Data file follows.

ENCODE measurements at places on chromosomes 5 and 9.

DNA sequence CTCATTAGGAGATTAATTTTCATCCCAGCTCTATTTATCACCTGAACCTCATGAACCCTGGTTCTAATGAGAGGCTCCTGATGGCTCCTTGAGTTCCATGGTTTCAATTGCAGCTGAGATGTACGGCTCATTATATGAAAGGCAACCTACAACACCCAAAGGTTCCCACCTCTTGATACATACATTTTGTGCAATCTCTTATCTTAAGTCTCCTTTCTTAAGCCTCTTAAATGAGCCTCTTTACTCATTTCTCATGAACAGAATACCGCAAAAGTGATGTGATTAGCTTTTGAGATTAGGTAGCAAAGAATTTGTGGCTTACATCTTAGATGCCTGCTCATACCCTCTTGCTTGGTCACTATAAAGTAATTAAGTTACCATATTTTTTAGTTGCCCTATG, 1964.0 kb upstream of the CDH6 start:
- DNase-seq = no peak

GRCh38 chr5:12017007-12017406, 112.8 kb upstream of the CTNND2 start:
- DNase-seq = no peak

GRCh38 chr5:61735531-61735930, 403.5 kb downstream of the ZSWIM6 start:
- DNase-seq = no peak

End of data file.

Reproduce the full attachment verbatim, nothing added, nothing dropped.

ENCODE measurements at places on chromosomes 5 and 9.

DNA sequence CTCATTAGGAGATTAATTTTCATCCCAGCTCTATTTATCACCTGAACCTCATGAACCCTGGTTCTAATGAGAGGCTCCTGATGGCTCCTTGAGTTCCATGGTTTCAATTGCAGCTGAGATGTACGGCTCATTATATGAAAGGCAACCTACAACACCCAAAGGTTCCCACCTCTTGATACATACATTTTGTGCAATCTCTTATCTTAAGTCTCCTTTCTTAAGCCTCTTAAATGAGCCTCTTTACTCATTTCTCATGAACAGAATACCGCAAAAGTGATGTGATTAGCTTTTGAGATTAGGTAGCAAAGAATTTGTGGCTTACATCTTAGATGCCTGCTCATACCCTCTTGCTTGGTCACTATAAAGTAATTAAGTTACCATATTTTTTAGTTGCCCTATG, 1964.0 kb upstream of the CDH6 start:
- DNase-seq = no peak

GRCh38 chr5:12017007-12017406, 112.8 kb upstream of the CTNND2 start:
- DNase-seq = no peak

GRCh38 chr5:61735531-61735930, 403.5 kb downstream of the ZSWIM6 start:
- DNase-seq = no peak